Previous studies (7, 16, 21, 23, 26, 41) on thymoma CT were based on the Masaoka–Koga clinical staging system. In the present study, tumor size, calcification, infiltration of surrounding fat, vascular invasion, pleural nodules, elevated hemidiaphragm, and pulmonary nodules significantly differed between stage I/II and III/IV lesions. Tumor size, vascular invasion, pleural nodules, and pulmonary nodules were identified as independent risk factors in multiple regression analysis. Zhao et al. reported that the tumor contour, calcification, infiltration of surrounding fat, and degree of abutment of vessels were related to the Masaoka–Koga stage subtypes (7). Ozawa et al. considered that larger tumor size and necrosis was related to Masaoka–Koga stage III/IV (21). Choe et al. reported that the histological features of aggressive tumor behavior were significantly correlated with decreased doubling time and rapid growth (26). These results fully demonstrated that thymoma is a type of heterogeneous tumor, and its clinical staging is associated with multiple imaging features. However, the tumor samples collected in each study may differ. Stage III/IV thymomas were larger, had more irregular contours, and exhibited infiltration of surrounding fat, calcification, and vascular invasion compared with stage I/II lesions based on morphology (13, 26, 41, 51).
The tumor size, contours, internal density, infiltration of surrounding fat, and pleural effusion significantly differed between low-risk and high-risk thymomas among all imaging features in our study. However, upon logistic regression analysis, pleural effusion was not an independent risk factor. These results were similar to those of previous studies (7, 21, 53), although CT could not more effectively differentiate the WHO histological subtypes of thymomas (7, 54). Johnson et al. studied the pathologic response of tumors to neoadjuvant treatment and found an association between CT of tumor response after neoadjuvant treatment and pathologic response (51). CT imaging was of limited value in discriminating between thymoma subtypes. Tumor size of ≥7 cm was considered a B3 thymoma in a previous study (20), but this finding was not evident in our study.
Our study demonstrated that the CT findings were associated with clinical characteristics, Masaoka–Koga stage, and WHO histological classification of thymomas, in which tumor size, contour, internal density, abutment ≥50%, fat infiltration, vascular invasion, adjacent lung abnormalities, pleural effusion, pleural and pulmonary nodules, and elevated hemidiaphragm were identified as independent risk factors. To the best of our knowledge, there have been no prior studies on detailed risk factors evaluation based on various imaging features (24, 55–57). Based on the logistic regression analysis, the elevated hemidiaphragm were not independent risk factors for the patients' symptoms. Tumor size was not an independent risk factor for thymomas in patients with myasthenia gravis. Calcification, infiltration of surrounding fat, and elevated hemidiaphragm were not independent risk factors for Masaoka–Koga stage. Additionally, pleural effusion was not an independent risk factor for the WHO classification of thymomas. However, these results can provide reference indicators for clinical management and should not be regarded as absolute results based on retrospective imaging data statistics due to confounding factors that are difficult to detect (13, 51, 58, 59).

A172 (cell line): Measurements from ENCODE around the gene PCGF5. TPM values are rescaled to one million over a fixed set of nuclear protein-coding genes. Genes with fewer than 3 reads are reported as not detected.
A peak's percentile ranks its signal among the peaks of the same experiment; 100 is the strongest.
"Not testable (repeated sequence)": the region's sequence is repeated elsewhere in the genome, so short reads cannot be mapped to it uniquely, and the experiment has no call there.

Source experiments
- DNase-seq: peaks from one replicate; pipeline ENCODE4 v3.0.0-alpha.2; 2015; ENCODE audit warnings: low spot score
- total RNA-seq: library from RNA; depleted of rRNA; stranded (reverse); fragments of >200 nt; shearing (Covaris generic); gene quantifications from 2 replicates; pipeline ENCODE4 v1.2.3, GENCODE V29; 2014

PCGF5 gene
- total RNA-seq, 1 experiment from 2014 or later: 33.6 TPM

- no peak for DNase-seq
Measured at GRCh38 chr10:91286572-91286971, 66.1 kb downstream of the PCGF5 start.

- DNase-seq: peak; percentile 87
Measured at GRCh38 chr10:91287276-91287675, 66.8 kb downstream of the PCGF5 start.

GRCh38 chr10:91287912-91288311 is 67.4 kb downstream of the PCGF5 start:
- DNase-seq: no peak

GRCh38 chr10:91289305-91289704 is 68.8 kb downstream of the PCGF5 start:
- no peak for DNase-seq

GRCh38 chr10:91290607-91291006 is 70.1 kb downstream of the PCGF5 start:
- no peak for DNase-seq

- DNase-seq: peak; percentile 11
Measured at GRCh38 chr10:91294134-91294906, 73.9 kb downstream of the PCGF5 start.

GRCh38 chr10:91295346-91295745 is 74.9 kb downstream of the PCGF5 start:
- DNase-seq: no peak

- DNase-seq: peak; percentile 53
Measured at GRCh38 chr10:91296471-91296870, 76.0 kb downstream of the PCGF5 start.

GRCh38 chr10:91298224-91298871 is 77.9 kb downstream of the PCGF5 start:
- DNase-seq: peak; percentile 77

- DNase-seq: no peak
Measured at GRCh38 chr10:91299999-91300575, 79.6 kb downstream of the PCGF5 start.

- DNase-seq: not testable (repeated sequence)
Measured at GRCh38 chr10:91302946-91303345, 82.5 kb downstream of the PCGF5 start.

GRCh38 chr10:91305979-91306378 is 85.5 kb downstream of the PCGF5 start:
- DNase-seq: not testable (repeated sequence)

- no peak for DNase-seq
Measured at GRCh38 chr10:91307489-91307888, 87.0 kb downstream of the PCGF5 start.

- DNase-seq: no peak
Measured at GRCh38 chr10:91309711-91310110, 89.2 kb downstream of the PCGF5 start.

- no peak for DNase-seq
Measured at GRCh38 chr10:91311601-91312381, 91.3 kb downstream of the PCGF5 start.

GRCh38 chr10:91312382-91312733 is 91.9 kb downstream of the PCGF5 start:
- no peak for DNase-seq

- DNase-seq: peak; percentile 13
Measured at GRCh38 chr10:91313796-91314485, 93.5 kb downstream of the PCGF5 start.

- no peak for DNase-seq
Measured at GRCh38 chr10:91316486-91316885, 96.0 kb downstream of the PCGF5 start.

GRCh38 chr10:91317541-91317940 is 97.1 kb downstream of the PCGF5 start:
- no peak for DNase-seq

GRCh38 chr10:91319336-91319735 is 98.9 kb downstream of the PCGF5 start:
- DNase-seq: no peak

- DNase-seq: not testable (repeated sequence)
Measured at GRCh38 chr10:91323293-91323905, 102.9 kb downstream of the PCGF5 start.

This study was subject to several limitations. First, the incidence rate of thymoma was very low and data of some variables in this study were retrospectively collected and analyzed. Second, the CT scanners used in this study and their parameters were dissimilar and diaphragm evaluation was based on the coronal reconstruction images. However, we believe that these parameters do not strongly affect our evaluation of the manifestations of thymoma that can be assessed using CT. Finally, the number of eligible cases was slightly smaller especially for the evaluation of recurrence or metastasis. Future studies should endorse multi-center collaborations to include more thymoma cases in order to obtain more accurate conclusions. High-dimensional data from quantitative analysis of volume and radiomics of thymomas should be used for the exploratory and excavated research in order to get more relevant results in the next phase (9, 59–61).
In conclusion, this study demonstrated that part of CT imaging features had significant correlations with clinical characteristics, Masaoka–Koga clinical stage, and WHO histological classification of thymomas. Consequently, familiarity with certain CT features analyzed as independent risk factors can facilitate preoperative evaluation, decision-making and postoperative management for patients with thymomas.
Data Availability Statement
All datasets generated for this study are included in the manuscript/supplementary files.
Written informed consent was obtained from the individual(s) for the publication of any potentially identifiable images or data included in this article.
XH acquired, analyzed and explained data, and drafted the manuscript. WG, LD, and YC analyzed and explained the imaging data. JD, HY, and RG acquired the clinical information and revised the manuscript. LZ and GM designed the study and revised the manuscript.
Conflict of Interest
The authors declare that the research was conducted in the absence of any commercial or financial relationships that could be construed as a potential conflict of interest.
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Keywords: computed tomography, thymoma, Masaoka–Koga stage, WHO histological classification, myasthenia gravis
Citation: Han X, Gao W, Chen Y, Du L, Duan J, Yu H, Guo R, Zhang L and Ma G (2019) Relationship Between Computed Tomography Imaging Features and Clinical Characteristics, Masaoka–Koga Stages, and World Health Organization Histological Classifications of Thymoma. Front. Oncol. 9:1041. doi: 10.3389/fonc.2019.01041
Received: 17 July 2019; Accepted: 25 September 2019;
Published: 11 October 2019.
Edited by:Bo Gao, Affiliated Hospital of Guizhou Medical University, China
Reviewed by:Di Dong, Institute of Automation (CAS), China
Meinoshin Okumura, Toneyama National Hospital (NHO), Japan
Long Jiang Zhang, Jinling Hospital, China
Copyright © 2019 Han, Gao, Chen, Du, Duan, Yu, Guo, Zhang and Ma. This is an open-access article distributed under the terms of the Creative Commons Attribution License (CC BY). The use, distribution or reproduction in other forums is permitted, provided the original author(s) and the copyright owner(s) are credited and that the original publication in this journal is cited, in accordance with accepted academic practice. No use, distribution or reproduction is permitted which does not comply with these terms.
*Correspondence: Guolin Ma, email@example.com